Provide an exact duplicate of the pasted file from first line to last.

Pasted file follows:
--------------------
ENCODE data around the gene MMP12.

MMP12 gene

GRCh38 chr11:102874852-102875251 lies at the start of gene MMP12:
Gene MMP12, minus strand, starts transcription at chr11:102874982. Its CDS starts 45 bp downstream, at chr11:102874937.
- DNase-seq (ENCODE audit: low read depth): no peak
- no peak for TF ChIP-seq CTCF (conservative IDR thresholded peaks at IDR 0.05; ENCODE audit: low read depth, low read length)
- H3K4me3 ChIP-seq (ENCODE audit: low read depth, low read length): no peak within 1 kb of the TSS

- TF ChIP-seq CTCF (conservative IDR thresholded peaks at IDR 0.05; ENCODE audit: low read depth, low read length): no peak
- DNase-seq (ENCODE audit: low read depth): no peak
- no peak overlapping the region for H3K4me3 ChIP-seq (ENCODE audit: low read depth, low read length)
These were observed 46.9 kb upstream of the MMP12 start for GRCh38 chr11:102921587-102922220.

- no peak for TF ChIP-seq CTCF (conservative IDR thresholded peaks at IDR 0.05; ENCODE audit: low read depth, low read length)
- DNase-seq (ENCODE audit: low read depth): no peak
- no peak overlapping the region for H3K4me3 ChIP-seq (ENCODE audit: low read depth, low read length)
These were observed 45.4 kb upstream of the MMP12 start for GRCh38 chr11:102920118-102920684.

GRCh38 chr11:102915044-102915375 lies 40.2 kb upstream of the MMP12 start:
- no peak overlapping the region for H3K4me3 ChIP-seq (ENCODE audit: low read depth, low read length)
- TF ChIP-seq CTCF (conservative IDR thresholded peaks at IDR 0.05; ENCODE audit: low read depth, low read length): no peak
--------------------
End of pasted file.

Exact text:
ENCODE data around the gene MMP12.

MMP12 gene

GRCh38 chr11:102874852-102875251 lies at the start of gene MMP12:
Gene MMP12, minus strand, starts transcription at chr11:102874982. Its CDS starts 45 bp downstream, at chr11:102874937.
- DNase-seq (ENCODE audit: low read depth): no peak
- no peak for TF ChIP-seq CTCF (conservative IDR thresholded peaks at IDR 0.05; ENCODE audit: low read depth, low read length)
- H3K4me3 ChIP-seq (ENCODE audit: low read depth, low read length): no peak within 1 kb of the TSS

- TF ChIP-seq CTCF (conservative IDR thresholded peaks at IDR 0.05; ENCODE audit: low read depth, low read length): no peak
- DNase-seq (ENCODE audit: low read depth): no peak
- no peak overlapping the region for H3K4me3 ChIP-seq (ENCODE audit: low read depth, low read length)
These were observed 46.9 kb upstream of the MMP12 start for GRCh38 chr11:102921587-102922220.

- no peak for TF ChIP-seq CTCF (conservative IDR thresholded peaks at IDR 0.05; ENCODE audit: low read depth, low read length)
- DNase-seq (ENCODE audit: low read depth): no peak
- no peak overlapping the region for H3K4me3 ChIP-seq (ENCODE audit: low read depth, low read length)
These were observed 45.4 kb upstream of the MMP12 start for GRCh38 chr11:102920118-102920684.

GRCh38 chr11:102915044-102915375 lies 40.2 kb upstream of the MMP12 start:
- no peak overlapping the region for H3K4me3 ChIP-seq (ENCODE audit: low read depth, low read length)
- TF ChIP-seq CTCF (conservative IDR thresholded peaks at IDR 0.05; ENCODE audit: low read depth, low read length): no peak